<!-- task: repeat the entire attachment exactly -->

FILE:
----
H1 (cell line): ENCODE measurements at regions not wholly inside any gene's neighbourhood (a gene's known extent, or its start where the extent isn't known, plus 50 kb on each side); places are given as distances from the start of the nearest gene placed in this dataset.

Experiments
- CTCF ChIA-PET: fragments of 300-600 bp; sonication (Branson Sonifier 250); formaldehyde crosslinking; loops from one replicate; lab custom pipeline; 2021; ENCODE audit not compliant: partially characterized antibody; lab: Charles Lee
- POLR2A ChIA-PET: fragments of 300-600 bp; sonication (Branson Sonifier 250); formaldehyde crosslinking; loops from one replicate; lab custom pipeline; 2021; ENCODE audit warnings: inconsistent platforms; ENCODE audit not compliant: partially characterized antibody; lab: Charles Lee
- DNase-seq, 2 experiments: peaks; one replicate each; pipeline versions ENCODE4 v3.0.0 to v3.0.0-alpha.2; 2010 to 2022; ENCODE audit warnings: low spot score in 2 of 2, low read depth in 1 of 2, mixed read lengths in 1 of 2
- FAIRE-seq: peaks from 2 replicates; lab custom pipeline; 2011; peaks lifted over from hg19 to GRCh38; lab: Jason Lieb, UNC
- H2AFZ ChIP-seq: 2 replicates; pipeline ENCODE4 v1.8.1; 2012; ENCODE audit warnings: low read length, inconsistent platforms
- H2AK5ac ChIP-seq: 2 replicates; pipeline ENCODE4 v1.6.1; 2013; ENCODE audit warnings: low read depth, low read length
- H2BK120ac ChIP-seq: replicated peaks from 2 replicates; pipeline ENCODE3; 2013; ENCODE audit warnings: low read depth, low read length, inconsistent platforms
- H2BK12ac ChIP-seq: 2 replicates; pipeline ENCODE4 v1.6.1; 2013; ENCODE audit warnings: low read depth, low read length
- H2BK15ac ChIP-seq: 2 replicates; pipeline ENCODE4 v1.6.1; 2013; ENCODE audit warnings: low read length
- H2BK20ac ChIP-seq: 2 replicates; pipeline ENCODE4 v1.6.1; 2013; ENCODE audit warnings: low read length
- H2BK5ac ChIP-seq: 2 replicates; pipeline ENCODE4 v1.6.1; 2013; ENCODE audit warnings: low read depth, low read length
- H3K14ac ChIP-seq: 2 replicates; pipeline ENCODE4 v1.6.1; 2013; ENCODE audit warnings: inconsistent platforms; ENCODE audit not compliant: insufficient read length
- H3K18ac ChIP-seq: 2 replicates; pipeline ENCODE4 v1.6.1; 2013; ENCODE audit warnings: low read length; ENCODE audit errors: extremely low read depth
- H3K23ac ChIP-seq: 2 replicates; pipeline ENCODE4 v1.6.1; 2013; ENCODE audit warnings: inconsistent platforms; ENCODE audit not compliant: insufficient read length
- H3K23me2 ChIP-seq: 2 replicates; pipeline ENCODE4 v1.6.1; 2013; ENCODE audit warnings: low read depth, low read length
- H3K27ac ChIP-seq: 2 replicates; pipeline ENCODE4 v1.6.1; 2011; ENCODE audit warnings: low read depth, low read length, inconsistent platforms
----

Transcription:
H1 (cell line): ENCODE measurements at regions not wholly inside any gene's neighbourhood (a gene's known extent, or its start where the extent isn't known, plus 50 kb on each side); places are given as distances from the start of the nearest gene placed in this dataset.

Experiments
- CTCF ChIA-PET: fragments of 300-600 bp; sonication (Branson Sonifier 250); formaldehyde crosslinking; loops from one replicate; lab custom pipeline; 2021; ENCODE audit not compliant: partially characterized antibody; lab: Charles Lee
- POLR2A ChIA-PET: fragments of 300-600 bp; sonication (Branson Sonifier 250); formaldehyde crosslinking; loops from one replicate; lab custom pipeline; 2021; ENCODE audit warnings: inconsistent platforms; ENCODE audit not compliant: partially characterized antibody; lab: Charles Lee
- DNase-seq, 2 experiments: peaks; one replicate each; pipeline versions ENCODE4 v3.0.0 to v3.0.0-alpha.2; 2010 to 2022; ENCODE audit warnings: low spot score in 2 of 2, low read depth in 1 of 2, mixed read lengths in 1 of 2
- FAIRE-seq: peaks from 2 replicates; lab custom pipeline; 2011; peaks lifted over from hg19 to GRCh38; lab: Jason Lieb, UNC
- H2AFZ ChIP-seq: 2 replicates; pipeline ENCODE4 v1.8.1; 2012; ENCODE audit warnings: low read length, inconsistent platforms
- H2AK5ac ChIP-seq: 2 replicates; pipeline ENCODE4 v1.6.1; 2013; ENCODE audit warnings: low read depth, low read length
- H2BK120ac ChIP-seq: replicated peaks from 2 replicates; pipeline ENCODE3; 2013; ENCODE audit warnings: low read depth, low read length, inconsistent platforms
- H2BK12ac ChIP-seq: 2 replicates; pipeline ENCODE4 v1.6.1; 2013; ENCODE audit warnings: low read depth, low read length
- H2BK15ac ChIP-seq: 2 replicates; pipeline ENCODE4 v1.6.1; 2013; ENCODE audit warnings: low read length
- H2BK20ac ChIP-seq: 2 replicates; pipeline ENCODE4 v1.6.1; 2013; ENCODE audit warnings: low read length
- H2BK5ac ChIP-seq: 2 replicates; pipeline ENCODE4 v1.6.1; 2013; ENCODE audit warnings: low read depth, low read length
- H3K14ac ChIP-seq: 2 replicates; pipeline ENCODE4 v1.6.1; 2013; ENCODE audit warnings: inconsistent platforms; ENCODE audit not compliant: insufficient read length
- H3K18ac ChIP-seq: 2 replicates; pipeline ENCODE4 v1.6.1; 2013; ENCODE audit warnings: low read length; ENCODE audit errors: extremely low read depth
- H3K23ac ChIP-seq: 2 replicates; pipeline ENCODE4 v1.6.1; 2013; ENCODE audit warnings: inconsistent platforms; ENCODE audit not compliant: insufficient read length
- H3K23me2 ChIP-seq: 2 replicates; pipeline ENCODE4 v1.6.1; 2013; ENCODE audit warnings: low read depth, low read length
- H3K27ac ChIP-seq: 2 replicates; pipeline ENCODE4 v1.6.1; 2011; ENCODE audit warnings: low read depth, low read length, inconsistent platforms